The loudness war has been going on for some time with musicians, producers and record companies over the past few decades mastering and releasing their records with ever increasing volume and compression. In the days of vinyl there was a physical limit to how loud you could press a record before the needle would be unable to play it – the advent of Compact Discs however changed that. Whilst they boasted a greater dynamic range than vinyl they also defined a maximum peak ampltitude. Through some science and a bunch of signal processing, record engineers could thus push the overall volume of a track so that it became louder throughout, often hitting peak and compressing the dynamic range of the record. The long and short of this is that modern records nearly all tend to have dynamic range compression applied and the result is a loss of sound quality in the form of distortion and clipping.

Why do record companies do this? A popular perception (misconception?) is that the louder a record sounds – the better it sounds – and hence the more likely someone hearing it in the record store or over the radio is to buy it.

Note the mediums over which most people traditionally hear new music – inside record stores, over the radio, in the coffee shop, on their phones, tablets and notebooks – none of these mediums are known for high fidelity listening and their poor quality speakers tend to mask the compression in the music. As a result loud sells.

So if that new track by The Killers sounds good to you playing on the cheap speakers at your local coffee shop just wait until you hear the Muse single coming up  – it’s probably louder and in a noisy coffee shop will sound better.

The problem arises when you listen to that record on your nice, shiny headphones or your stereo at home – in a quiet environment, with good audio equipment those distorted, normalised tracks are going to sound noisy, fatiguing and to be perfectly blunt – a bit crap.

A backlash from consumers and high end audio equipment manufacturers was bound to happen with the demand for high quality, well mastered records ever increasing. Companies like HDtracks, naimlabel and LINN Records to name a few, stepped in to fill the gap. Offering not only well mastered tracks they also boast a higher resolution than CD can provide, with the quality up to 24-bits and 192kHz. One thing which needs to be stressed however is that mastering matters – in fact it matters more than how much fidelity a record has: A poorly mastered 24-bit 192kHz record is not going to sound any better than a well mastered 16-bit 44.1kHz CD. In fact if it’s very poorly mastered it will almost certainly sound worse than an MP3 rip of the CD.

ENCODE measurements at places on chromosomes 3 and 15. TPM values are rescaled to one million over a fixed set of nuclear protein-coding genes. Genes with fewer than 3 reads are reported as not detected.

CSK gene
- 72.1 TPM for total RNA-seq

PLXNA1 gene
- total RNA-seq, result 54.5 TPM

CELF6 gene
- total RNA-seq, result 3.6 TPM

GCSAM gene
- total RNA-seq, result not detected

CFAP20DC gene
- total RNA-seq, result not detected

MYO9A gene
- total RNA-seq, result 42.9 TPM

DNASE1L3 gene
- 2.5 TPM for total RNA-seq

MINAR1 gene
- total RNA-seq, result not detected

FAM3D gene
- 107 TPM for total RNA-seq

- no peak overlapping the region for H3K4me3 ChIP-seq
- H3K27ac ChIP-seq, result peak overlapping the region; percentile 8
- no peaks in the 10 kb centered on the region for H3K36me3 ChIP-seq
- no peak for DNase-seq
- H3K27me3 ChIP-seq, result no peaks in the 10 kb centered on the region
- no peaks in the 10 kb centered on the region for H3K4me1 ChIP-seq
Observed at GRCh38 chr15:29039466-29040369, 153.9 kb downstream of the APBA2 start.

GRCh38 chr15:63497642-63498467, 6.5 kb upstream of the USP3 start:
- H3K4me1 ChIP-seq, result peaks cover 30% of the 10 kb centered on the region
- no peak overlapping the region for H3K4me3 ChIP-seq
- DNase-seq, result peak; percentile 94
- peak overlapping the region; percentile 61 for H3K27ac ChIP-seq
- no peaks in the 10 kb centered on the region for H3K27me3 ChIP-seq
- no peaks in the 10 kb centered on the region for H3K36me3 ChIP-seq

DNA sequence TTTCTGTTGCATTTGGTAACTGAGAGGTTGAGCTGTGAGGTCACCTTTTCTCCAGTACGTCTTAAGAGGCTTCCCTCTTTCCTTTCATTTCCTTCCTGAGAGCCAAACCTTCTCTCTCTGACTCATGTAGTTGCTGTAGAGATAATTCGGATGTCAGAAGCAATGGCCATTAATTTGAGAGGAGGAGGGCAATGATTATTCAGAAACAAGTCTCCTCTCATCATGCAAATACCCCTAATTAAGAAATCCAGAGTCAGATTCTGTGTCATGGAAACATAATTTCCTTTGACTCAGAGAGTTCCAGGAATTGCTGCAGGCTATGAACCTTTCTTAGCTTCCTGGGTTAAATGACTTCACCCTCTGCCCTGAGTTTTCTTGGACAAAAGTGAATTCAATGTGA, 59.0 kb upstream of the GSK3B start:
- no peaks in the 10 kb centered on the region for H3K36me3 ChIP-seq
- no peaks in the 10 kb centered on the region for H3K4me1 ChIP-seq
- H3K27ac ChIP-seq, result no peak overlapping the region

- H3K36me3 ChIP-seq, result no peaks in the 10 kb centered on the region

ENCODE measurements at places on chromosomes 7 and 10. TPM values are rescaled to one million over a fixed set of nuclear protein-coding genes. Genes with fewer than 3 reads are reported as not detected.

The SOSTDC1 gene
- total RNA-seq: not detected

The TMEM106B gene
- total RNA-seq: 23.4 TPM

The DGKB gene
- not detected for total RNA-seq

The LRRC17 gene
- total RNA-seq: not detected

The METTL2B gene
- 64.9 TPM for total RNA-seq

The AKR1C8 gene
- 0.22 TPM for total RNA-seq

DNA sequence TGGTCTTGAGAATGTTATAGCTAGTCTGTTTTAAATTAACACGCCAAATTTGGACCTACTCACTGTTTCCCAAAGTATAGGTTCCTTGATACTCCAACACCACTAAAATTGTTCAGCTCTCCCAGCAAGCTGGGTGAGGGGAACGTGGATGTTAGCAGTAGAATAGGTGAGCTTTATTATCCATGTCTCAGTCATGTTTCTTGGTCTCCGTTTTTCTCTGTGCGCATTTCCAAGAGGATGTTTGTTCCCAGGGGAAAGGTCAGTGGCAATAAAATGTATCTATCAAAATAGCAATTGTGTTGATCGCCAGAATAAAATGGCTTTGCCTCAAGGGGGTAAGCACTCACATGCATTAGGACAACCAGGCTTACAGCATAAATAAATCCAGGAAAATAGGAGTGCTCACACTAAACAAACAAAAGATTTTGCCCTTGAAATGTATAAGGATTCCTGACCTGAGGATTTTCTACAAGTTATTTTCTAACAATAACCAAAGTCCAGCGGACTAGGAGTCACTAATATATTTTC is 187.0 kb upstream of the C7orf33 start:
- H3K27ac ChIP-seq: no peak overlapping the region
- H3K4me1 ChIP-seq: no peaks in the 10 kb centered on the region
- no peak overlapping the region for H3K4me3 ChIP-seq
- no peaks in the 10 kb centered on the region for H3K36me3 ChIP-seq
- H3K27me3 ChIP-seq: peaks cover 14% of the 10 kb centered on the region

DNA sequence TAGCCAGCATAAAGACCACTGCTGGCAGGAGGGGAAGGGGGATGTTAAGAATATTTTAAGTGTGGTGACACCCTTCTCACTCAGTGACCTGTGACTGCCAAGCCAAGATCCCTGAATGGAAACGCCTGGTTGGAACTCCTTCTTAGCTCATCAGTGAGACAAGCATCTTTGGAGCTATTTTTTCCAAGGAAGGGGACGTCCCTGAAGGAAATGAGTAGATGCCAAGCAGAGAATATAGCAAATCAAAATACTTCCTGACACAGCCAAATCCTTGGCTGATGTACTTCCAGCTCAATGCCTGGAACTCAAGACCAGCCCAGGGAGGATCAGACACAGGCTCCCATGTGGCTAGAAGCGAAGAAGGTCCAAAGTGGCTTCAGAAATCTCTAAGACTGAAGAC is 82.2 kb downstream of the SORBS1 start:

Take Elton John’s self titled album for example. Here it began life in 1970 on vinyl. No sign of clipping or compression here:

Elton John - Elton John - The King Must Die - 1970 Vinyl

In 1985 it was released on CD, again with no discernible compression:

Elton John - Elton John - The King Must Die - 1985 CD

In 1995 it was re-released as a Remastered Edition on CD. You can see the track is louder but it’s just about acceptable:

Elton John - Elton John - The King Must Die - 1995 Remastered CD

In 2008 it was again re-released as a Deluxe Edition CD. As expected for a modern release, it’s been made loud and sounds compressed and fatiguing as a result:

Elton John - Elton John - The King Must Die - 2008 Deluxe Edition CD

Finally Elton John’s album appears on HDtracks in high definition 24-bit 96kHz. It should offer the best sound quality but to take advantage of the vast dynamic range of those 24-bits it will need to be mastered properly. Here we can see that this is definitely not the case. In fact it suffers from more dynamic range compression than the 2008 CD release:

Elton John - Elton John - The King Must Die - HDtracks 24-bit/96kHz

The HDtracks edition should offer the best sound quality – after all it is 24-bit 96kHz and comes from a store which aims to provide high end audio tracks. Sadly it suffers from bad mastering. The result is a lot of clipping and excessive loudness and consequently it sounds worse than the older, less compressed editions.

So what can we surmise from this? Put simply that despite the much touted quality of 24-bit music there’s no certainty that the HD version of the album you’re buying is also mastered properly and free from excessive normalisation and distortion. For those looking to upgrade their album collection it’s clear that there’s no guarantee your new, 24-bit purchases will sound better. This is a great pity since technically the new high definition audio formats offer higher quality than has ever been possible – if only the studios, record producers and artists would oblige. Until then for those seeking quality HD audio tracks it’s a crapshoot.